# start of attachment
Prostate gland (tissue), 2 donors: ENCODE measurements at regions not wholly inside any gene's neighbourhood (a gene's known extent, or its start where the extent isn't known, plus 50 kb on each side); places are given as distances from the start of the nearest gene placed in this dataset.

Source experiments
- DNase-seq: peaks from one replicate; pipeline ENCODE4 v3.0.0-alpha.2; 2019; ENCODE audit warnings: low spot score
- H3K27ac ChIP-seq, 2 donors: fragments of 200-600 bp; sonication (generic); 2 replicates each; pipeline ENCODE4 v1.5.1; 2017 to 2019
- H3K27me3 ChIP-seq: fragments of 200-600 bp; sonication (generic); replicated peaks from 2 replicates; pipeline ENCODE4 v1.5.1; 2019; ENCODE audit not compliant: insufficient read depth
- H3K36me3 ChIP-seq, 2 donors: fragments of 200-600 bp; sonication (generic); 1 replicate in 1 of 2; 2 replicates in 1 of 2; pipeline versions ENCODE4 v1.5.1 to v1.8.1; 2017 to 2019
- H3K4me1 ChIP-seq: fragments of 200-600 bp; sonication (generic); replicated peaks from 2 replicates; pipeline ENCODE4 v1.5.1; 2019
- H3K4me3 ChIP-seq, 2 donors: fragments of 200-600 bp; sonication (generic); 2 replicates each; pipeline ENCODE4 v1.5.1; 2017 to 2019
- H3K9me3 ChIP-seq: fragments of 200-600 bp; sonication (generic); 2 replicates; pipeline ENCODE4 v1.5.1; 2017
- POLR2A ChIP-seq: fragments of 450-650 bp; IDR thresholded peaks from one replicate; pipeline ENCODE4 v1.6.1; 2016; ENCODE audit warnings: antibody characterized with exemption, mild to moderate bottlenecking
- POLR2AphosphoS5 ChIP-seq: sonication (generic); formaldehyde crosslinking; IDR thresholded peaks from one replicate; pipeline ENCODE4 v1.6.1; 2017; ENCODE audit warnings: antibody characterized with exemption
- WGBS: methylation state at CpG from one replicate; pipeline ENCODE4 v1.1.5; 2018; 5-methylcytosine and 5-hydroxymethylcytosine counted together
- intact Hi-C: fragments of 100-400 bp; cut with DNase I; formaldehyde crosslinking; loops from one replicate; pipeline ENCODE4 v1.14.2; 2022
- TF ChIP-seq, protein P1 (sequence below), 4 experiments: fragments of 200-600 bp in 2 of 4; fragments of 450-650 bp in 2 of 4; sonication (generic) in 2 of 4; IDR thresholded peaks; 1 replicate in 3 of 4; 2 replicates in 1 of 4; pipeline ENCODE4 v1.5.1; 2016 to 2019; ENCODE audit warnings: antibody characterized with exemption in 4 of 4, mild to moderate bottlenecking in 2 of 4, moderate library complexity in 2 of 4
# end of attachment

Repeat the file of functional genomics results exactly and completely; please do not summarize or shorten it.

Prostate gland (tissue), 2 donors: ENCODE measurements at regions not wholly inside any gene's neighbourhood (a gene's known extent, or its start where the extent isn't known, plus 50 kb on each side); places are given as distances from the start of the nearest gene placed in this dataset.

Source experiments
- DNase-seq: peaks from one replicate; pipeline ENCODE4 v3.0.0-alpha.2; 2019; ENCODE audit warnings: low spot score
- H3K27ac ChIP-seq, 2 donors: fragments of 200-600 bp; sonication (generic); 2 replicates each; pipeline ENCODE4 v1.5.1; 2017 to 2019
- H3K27me3 ChIP-seq: fragments of 200-600 bp; sonication (generic); replicated peaks from 2 replicates; pipeline ENCODE4 v1.5.1; 2019; ENCODE audit not compliant: insufficient read depth
- H3K36me3 ChIP-seq, 2 donors: fragments of 200-600 bp; sonication (generic); 1 replicate in 1 of 2; 2 replicates in 1 of 2; pipeline versions ENCODE4 v1.5.1 to v1.8.1; 2017 to 2019
- H3K4me1 ChIP-seq: fragments of 200-600 bp; sonication (generic); replicated peaks from 2 replicates; pipeline ENCODE4 v1.5.1; 2019
- H3K4me3 ChIP-seq, 2 donors: fragments of 200-600 bp; sonication (generic); 2 replicates each; pipeline ENCODE4 v1.5.1; 2017 to 2019
- H3K9me3 ChIP-seq: fragments of 200-600 bp; sonication (generic); 2 replicates; pipeline ENCODE4 v1.5.1; 2017
- POLR2A ChIP-seq: fragments of 450-650 bp; IDR thresholded peaks from one replicate; pipeline ENCODE4 v1.6.1; 2016; ENCODE audit warnings: antibody characterized with exemption, mild to moderate bottlenecking
- POLR2AphosphoS5 ChIP-seq: sonication (generic); formaldehyde crosslinking; IDR thresholded peaks from one replicate; pipeline ENCODE4 v1.6.1; 2017; ENCODE audit warnings: antibody characterized with exemption
- WGBS: methylation state at CpG from one replicate; pipeline ENCODE4 v1.1.5; 2018; 5-methylcytosine and 5-hydroxymethylcytosine counted together
- intact Hi-C: fragments of 100-400 bp; cut with DNase I; formaldehyde crosslinking; loops from one replicate; pipeline ENCODE4 v1.14.2; 2022
- TF ChIP-seq, protein P1 (sequence below), 4 experiments: fragments of 200-600 bp in 2 of 4; fragments of 450-650 bp in 2 of 4; sonication (generic) in 2 of 4; IDR thresholded peaks; 1 replicate in 3 of 4; 2 replicates in 1 of 4; pipeline ENCODE4 v1.5.1; 2016 to 2019; ENCODE audit warnings: antibody characterized with exemption in 4 of 4, mild to moderate bottlenecking in 2 of 4, moderate library complexity in 2 of 4